The words, links and backgrounds on your page can be shown in different colors. Colors are specified by a six-digit "number." For instance, the color Blue is represented by 0000FF. To make things easier, several widely-used colors have been given common names. Now, identifying a color by name is equivalent to identifying it by number. Here is a list of predefined color names with color swatches.
Should you beg, borrow or steal artwork?
It's fun to browse the Web for fresh images for your pages. A quick search will turn up a gazillion freebies in the public domain for your use. Public domain means nobody owns the artwork. Many Web artists have published pages of their art and placed those artworks in the public domain for use by anyone. Otherwise, when using graphic-image files downloaded from the Internet, bear in mind the possible legal implications. Of course, you can't own information, only the way it's presented. And, U.S. and international copyright treaties allow you to download files from Web pages. However, those U.S. and international rules control how you use the files. In particular, if you wish to use copyrighted graphics or text from someone's Web page, contact the page publisher and ask for permission (unless the publisher has posted a notice permitting use of artworks on other pages).
You know that a graphic image on a Web page is assigned its own address (Uniform Resource Locator). To find the URL for a particular graphic, Windows users right-click the mouse over the image and choose "Properties." Macintosh users click and hold down the mouse button on the image and choose "Copy Image Location."
To make an image blend into the background on a Web page, make the .GIF image file transparent. That is, make the background color of the image match the background color of your Web page as closely as possible, then make that background color the transparent color in the .GIF image.
Keep buttons, icons and other small graphics for a Web page under 5K. That way, on a 28.8 Kbps modem connection, each graphic will load in a second or less.
Make images small and, therefore, fast to download. Lower the "resolution" or color depth of the image to 256 or fewer colors (8-bit color or 72 dpi). Reducing the number of bits per pixel lowers the size of the file.
Dithering system colors
Dithering means simulating colors on a computer screen by putting pixels of different colors together. Most computer operating systems offer 216 colors which will not dither. Use the 216 colors for a clean, even look on your Web pages.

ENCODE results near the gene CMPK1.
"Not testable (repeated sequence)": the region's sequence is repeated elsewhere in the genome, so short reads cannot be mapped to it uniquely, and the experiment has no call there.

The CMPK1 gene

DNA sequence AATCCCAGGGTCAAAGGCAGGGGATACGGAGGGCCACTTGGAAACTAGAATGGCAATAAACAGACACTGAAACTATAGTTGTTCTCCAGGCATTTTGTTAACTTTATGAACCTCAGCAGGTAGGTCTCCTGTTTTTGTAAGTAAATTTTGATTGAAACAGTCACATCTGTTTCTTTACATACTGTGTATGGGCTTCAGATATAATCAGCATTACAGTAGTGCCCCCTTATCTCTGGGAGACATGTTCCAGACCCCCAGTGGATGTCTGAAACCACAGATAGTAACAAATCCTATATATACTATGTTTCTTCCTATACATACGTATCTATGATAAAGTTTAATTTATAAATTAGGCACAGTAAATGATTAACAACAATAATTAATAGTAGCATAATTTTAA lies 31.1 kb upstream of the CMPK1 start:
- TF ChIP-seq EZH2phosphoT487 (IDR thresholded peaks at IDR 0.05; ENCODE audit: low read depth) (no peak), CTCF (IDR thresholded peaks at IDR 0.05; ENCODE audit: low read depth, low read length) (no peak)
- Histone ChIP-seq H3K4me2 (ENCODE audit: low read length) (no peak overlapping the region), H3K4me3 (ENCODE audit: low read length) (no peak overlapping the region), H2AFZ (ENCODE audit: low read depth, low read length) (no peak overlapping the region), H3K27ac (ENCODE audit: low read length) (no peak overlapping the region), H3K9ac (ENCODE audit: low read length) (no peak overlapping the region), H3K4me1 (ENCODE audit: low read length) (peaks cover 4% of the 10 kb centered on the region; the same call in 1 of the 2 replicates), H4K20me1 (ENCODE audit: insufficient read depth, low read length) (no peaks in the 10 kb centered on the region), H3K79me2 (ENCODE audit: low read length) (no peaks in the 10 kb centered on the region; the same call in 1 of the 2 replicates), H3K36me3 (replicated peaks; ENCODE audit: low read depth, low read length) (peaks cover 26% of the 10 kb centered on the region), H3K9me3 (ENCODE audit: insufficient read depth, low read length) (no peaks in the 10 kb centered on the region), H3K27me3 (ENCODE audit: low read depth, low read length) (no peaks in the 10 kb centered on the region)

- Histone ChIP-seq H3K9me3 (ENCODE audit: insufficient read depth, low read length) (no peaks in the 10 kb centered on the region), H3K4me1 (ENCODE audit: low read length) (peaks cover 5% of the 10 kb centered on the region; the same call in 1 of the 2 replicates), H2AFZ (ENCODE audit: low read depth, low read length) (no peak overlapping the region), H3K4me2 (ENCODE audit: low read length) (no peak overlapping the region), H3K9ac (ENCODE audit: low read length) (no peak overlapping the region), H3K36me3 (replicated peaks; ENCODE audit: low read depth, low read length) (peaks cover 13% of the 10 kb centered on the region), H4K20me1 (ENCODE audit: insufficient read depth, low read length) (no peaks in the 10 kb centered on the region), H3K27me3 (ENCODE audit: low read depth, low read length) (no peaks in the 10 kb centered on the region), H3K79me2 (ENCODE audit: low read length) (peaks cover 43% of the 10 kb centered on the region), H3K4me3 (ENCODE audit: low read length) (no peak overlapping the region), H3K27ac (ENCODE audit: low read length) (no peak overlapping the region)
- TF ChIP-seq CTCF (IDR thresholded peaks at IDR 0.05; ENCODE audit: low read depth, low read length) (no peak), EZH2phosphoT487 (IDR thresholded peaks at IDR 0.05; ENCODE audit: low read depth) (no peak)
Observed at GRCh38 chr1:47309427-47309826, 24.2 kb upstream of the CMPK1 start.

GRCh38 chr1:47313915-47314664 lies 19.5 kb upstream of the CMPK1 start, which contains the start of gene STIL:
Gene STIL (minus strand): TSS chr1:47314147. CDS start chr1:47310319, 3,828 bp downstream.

GIF vs. JPEG
Almost all graphic images on the Web are saved as .GIF or .JPG/.JPEG files. In fact, most are .GIF images. If an image is more like a drawing or painting than a photo, save it as a .GIF file. If it is an actual photograph, save it as a .JPG file. If the photo .JPG looks bad, re-save the original as a .GIF file. Remember, JPEG file throw away image data so be sure not to try to re-work the .JPG file. Work with the original, uncompressed image.
If a JPEG graphic on a Web page looks blurry, the JPEG may have been squeezed to a very low compression ratio. To correct the problem, take the original, uncompressed image and re-save it as a JPEG with a higher compression ratio – 75% or higher should work fine. JPEG files save space by throwing away image data so be sure not to work with the too-compressed image file. Work with the original, uncompressed image.
Photographs, which often are very large files displaying thousands or millions of colors, can be reduced without extreme loss of quality. Lower the "resolution" or color depth of the image to 256 or fewer colors (8-bit color or 72 dpi).
Simple graphic navigation bar
Here's how to design a simple graphic navigation bar (navbar) without using image maps:
- Make a navbar image in your favorite graphic-creation program.
- Use the graphic program to cut the navbar into blocks.
- Save each cut-apart block as a separate file.
- In HTML, assign each cut-apart graphic an A HREF link.
- Use the ALIGN="center" and BORDER="0" attributes in the graphic's IMG SRC tag.
- Avoid putting extra HTML tags or text between the cut-apart graphics.
- If your navbar uses more than one row of buttons, use the BR tag to separate rows.
While some computer nerds are enthralled by them, lots of Web-browsing folks are bugged by Frames. If you simply must use Frames in your HTML page, use as few as possible and give your visitors the option to choose between Frames and no-Frames versions of your pages. Frames sometimes help organize a page so you can have a standard, consistent interface, but Frames take longer to load because you load separate HTML documents for each Frame and because the extra Frames take more time to draw on the screen. Remember, many people prefer to have Frames turned off for faster downloading or they use browsers that don't support Frames.
You can use "Cascading Style Sheets" – a new addition to the HTML standard – to define exactly which fonts, colors, sizes and styles to use for each element in a Web page. Read more about style sheets at http://www.w3.org/pub/WWW/TR/REC-CSS1
HTML Tutorials Online
Here are some good, free HTML tutorials on the Web: